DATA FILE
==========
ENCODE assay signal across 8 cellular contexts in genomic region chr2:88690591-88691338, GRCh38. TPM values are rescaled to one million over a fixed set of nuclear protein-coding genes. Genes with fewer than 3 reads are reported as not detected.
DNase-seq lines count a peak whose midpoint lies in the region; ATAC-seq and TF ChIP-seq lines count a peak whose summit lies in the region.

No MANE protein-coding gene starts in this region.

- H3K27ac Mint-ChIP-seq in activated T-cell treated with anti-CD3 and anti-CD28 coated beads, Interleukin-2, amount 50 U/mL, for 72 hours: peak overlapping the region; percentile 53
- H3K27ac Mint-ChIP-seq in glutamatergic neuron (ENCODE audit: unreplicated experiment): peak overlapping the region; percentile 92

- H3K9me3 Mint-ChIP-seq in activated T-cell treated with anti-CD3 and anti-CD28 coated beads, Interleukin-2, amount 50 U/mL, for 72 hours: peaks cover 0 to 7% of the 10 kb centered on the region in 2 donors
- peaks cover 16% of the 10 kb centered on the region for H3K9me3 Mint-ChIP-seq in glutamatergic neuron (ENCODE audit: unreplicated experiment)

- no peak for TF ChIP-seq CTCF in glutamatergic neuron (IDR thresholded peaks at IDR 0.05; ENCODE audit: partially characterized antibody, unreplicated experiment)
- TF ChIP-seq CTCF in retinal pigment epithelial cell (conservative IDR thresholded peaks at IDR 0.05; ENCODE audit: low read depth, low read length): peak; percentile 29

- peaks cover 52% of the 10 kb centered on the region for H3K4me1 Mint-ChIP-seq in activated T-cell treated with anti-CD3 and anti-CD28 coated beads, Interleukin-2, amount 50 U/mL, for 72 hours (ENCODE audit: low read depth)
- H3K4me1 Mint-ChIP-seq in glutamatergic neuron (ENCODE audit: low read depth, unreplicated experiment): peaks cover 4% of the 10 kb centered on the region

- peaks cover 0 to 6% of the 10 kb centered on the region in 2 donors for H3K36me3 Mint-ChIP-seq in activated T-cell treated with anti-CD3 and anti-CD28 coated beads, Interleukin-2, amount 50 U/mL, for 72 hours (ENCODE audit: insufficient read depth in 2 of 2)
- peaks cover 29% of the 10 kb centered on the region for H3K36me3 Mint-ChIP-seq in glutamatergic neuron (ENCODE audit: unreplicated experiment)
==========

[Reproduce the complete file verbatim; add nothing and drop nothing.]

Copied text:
ENCODE assay signal across 8 cellular contexts in genomic region chr2:88690591-88691338, GRCh38. TPM values are rescaled to one million over a fixed set of nuclear protein-coding genes. Genes with fewer than 3 reads are reported as not detected.
DNase-seq lines count a peak whose midpoint lies in the region; ATAC-seq and TF ChIP-seq lines count a peak whose summit lies in the region.

No MANE protein-coding gene starts in this region.

- H3K27ac Mint-ChIP-seq in activated T-cell treated with anti-CD3 and anti-CD28 coated beads, Interleukin-2, amount 50 U/mL, for 72 hours: peak overlapping the region; percentile 53
- H3K27ac Mint-ChIP-seq in glutamatergic neuron (ENCODE audit: unreplicated experiment): peak overlapping the region; percentile 92

- H3K9me3 Mint-ChIP-seq in activated T-cell treated with anti-CD3 and anti-CD28 coated beads, Interleukin-2, amount 50 U/mL, for 72 hours: peaks cover 0 to 7% of the 10 kb centered on the region in 2 donors
- peaks cover 16% of the 10 kb centered on the region for H3K9me3 Mint-ChIP-seq in glutamatergic neuron (ENCODE audit: unreplicated experiment)

- no peak for TF ChIP-seq CTCF in glutamatergic neuron (IDR thresholded peaks at IDR 0.05; ENCODE audit: partially characterized antibody, unreplicated experiment)
- TF ChIP-seq CTCF in retinal pigment epithelial cell (conservative IDR thresholded peaks at IDR 0.05; ENCODE audit: low read depth, low read length): peak; percentile 29

- peaks cover 52% of the 10 kb centered on the region for H3K4me1 Mint-ChIP-seq in activated T-cell treated with anti-CD3 and anti-CD28 coated beads, Interleukin-2, amount 50 U/mL, for 72 hours (ENCODE audit: low read depth)
- H3K4me1 Mint-ChIP-seq in glutamatergic neuron (ENCODE audit: low read depth, unreplicated experiment): peaks cover 4% of the 10 kb centered on the region

- peaks cover 0 to 6% of the 10 kb centered on the region in 2 donors for H3K36me3 Mint-ChIP-seq in activated T-cell treated with anti-CD3 and anti-CD28 coated beads, Interleukin-2, amount 50 U/mL, for 72 hours (ENCODE audit: insufficient read depth in 2 of 2)
- peaks cover 29% of the 10 kb centered on the region for H3K36me3 Mint-ChIP-seq in glutamatergic neuron (ENCODE audit: unreplicated experiment)